How The New Mediation Bill Will Impact Dispute Resolution In India?


Mediation refers to intervention in a dispute. When a third party, usually neutral with no interest in the matter is invited to help solve the debate or discussion. Mediation becomes especially important where businesses are involved and the nature of the dispute is sensitive in nature.

In a country like India where the courts have a long list of pending cases, mediation is a helpful alternative. With this view, the Mediation Bill was introduced in December 2021. What is the bill about, how will it benefit Indians and is it even effective? Let us find out.

What is the Mediation Bill?

In December 2021, the Union Law Minister put together the draft for a Mediation Bill. A first of its kind in India, it is meant to ease up and smoothen the process of mediation leading to the quicker settlement of disputes. There are many different features that there will be if the bill comes into force. For starters, there will be a mediation council with members that will aid in the mediation process. Another aim of the Mediation bill is to make the process of mediating disputes, of any sort, popular without approaching the legal system.

The Mediation Bill 2021 was introduced in the Rajya Sabha in December 2021 but faced opposition. Thereafter, the bill was forwarded to the Committee on Law and Justice. To fully understand the scope of the bill, let us explore each of its features.

Why Was The Mediation Bill Introduced?

The Mediation and Conciliation Project Committee of the Supreme Court stated that mediation is a tried and tested method to settle disputes. Currently, there are no rules for mediation in India making the need for such a bill high. There are, instead, provisions for mediation in different acts. For instance, mediation has been mentioned in the Code of Civil Procedure 1908, Companies Act 2013, Commercial Courts Act 2015, Consumer Protection Act 2019, etc. Another reason, as stated by the committee for the requirement of such a bill is that India is signed onto the Singapore Convention on Mediation. This makes the requirement for a proper bill for international and national dispute settlement through mediation high.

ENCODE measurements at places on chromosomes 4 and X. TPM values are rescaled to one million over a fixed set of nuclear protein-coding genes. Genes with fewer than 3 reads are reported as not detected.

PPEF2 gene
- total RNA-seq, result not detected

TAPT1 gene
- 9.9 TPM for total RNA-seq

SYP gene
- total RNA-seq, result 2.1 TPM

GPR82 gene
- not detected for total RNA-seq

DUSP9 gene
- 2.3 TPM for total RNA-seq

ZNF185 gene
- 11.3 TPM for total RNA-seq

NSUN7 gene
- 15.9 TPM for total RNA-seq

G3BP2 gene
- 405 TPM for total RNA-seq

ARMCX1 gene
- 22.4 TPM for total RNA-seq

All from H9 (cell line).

Features of the Mediation Bill

The Mediation bill has several tiny features and details that must be fully explored to understand the bill.

Definition: Under section 2 of the mediation bill, there has been introduced the concept of domestic mediation means both of the parties to the mediation must be residents of India. International mediation where one or both parties reside in a different country can also take place provided the businesses in question have limited liability.

Pre-litigation mediation: Another important but essential part of the mediation bill is the concept of pre-litigation mediation. These are a set of steps that must be taken before the parties approach the courts. Additionally, the pre-litigation mediation steps must be taken even if there is no mediation agreement. During this stage, even if no common ground can be reached, the mediatory party can recommend mediation if a request is made for the same.

Disputes not made for mediation: The mediation bill states that not all disputes can be mediated. It further continues with a list of disputes or arguments that are not fit for mediation. Topics related to minors or where one party is of unsound mind or a dispute related to matters of tax or criminal cases are not eligible for mediation. This is not the final list and the Government can update this list as and when they deem fit.